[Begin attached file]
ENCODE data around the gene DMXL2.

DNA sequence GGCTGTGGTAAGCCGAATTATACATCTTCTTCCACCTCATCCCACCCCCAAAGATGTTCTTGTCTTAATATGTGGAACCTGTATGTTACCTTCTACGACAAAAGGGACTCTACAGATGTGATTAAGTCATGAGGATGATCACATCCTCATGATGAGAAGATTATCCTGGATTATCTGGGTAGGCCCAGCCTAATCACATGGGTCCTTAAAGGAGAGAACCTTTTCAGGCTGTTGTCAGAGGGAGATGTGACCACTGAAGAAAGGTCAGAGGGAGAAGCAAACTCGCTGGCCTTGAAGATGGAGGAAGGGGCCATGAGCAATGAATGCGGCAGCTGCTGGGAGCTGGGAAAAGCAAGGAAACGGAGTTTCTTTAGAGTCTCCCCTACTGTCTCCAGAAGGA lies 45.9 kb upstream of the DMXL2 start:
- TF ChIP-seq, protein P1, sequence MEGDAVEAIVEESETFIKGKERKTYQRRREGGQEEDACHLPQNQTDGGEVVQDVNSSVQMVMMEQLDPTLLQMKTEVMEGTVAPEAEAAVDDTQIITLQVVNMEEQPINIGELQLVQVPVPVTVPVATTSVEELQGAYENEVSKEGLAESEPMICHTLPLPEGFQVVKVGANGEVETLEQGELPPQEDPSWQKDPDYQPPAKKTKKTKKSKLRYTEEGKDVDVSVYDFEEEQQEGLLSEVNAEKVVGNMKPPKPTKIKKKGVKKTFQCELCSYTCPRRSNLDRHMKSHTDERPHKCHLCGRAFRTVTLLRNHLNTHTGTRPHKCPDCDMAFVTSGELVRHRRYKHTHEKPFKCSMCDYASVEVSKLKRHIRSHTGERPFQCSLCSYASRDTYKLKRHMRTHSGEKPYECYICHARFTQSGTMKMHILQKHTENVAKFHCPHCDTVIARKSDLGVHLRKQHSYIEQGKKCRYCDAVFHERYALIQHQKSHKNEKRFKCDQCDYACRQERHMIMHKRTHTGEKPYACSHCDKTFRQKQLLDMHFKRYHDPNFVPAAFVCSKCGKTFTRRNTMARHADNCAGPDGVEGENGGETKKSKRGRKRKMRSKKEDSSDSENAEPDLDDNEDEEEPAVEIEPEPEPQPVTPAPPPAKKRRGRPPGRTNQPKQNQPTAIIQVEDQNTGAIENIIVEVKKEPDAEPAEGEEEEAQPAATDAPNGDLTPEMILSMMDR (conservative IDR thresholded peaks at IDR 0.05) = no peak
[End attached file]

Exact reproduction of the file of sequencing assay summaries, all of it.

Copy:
ENCODE data around the gene DMXL2.

DNA sequence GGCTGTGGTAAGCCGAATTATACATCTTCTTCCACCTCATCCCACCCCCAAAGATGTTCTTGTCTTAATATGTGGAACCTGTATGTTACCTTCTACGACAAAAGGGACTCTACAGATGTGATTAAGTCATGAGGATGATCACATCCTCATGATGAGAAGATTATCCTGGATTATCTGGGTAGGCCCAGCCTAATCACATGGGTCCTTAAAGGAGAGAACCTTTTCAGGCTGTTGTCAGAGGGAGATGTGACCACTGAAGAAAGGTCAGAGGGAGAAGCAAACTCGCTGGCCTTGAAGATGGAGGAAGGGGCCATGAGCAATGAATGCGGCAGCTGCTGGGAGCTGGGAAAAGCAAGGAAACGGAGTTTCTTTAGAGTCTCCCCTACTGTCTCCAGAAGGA lies 45.9 kb upstream of the DMXL2 start:
- TF ChIP-seq, protein P1, sequence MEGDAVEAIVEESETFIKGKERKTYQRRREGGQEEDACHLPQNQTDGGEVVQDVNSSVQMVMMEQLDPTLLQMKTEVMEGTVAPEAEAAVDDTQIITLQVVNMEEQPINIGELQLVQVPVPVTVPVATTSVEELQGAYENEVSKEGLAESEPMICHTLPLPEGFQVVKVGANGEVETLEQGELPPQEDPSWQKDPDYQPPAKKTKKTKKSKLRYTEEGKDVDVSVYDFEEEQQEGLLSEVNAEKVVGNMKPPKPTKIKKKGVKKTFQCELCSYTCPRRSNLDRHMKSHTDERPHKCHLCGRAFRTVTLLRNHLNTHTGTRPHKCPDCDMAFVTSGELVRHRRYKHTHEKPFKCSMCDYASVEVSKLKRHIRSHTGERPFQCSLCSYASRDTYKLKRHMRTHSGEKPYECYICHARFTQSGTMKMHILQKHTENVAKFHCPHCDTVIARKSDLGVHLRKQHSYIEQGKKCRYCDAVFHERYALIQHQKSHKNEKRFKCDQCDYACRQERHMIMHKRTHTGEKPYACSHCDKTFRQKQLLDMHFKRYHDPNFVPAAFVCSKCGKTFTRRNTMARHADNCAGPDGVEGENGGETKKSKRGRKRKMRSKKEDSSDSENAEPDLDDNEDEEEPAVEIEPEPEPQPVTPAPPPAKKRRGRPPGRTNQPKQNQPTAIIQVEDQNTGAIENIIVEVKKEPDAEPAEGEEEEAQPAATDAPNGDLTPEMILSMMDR (conservative IDR thresholded peaks at IDR 0.05) = no peak